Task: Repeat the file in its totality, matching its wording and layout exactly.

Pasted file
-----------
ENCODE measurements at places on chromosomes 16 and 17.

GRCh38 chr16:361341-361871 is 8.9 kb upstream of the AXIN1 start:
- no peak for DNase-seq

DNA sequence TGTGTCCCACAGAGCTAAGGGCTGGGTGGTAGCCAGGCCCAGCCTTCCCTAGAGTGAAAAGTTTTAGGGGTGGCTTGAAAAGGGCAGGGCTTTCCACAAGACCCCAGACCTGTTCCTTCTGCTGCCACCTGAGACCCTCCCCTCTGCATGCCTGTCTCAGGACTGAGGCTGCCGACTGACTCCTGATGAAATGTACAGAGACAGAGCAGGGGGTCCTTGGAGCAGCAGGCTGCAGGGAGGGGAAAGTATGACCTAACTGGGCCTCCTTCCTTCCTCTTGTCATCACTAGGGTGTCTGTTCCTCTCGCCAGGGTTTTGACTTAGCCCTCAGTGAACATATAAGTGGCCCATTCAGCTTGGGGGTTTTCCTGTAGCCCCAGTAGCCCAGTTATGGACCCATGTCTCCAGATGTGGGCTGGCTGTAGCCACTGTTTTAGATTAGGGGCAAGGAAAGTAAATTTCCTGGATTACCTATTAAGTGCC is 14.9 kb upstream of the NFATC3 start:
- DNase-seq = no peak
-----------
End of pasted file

ENCODE measurements at places on chromosomes 16 and 17.

GRCh38 chr16:361341-361871 is 8.9 kb upstream of the AXIN1 start:
- no peak for DNase-seq

DNA sequence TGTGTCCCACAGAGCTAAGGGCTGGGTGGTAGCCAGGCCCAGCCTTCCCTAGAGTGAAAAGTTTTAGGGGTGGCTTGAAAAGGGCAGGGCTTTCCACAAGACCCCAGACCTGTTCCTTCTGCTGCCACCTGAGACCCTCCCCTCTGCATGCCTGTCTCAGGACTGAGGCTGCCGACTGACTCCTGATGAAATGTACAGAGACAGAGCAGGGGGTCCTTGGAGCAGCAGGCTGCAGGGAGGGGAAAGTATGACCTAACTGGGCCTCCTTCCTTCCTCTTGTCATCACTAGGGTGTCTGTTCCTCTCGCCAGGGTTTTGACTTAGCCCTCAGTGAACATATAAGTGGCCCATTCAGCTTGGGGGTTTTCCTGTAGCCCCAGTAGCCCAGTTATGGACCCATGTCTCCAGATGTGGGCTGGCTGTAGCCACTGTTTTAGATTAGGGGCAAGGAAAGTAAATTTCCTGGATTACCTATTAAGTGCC is 14.9 kb upstream of the NFATC3 start:
- DNase-seq = no peak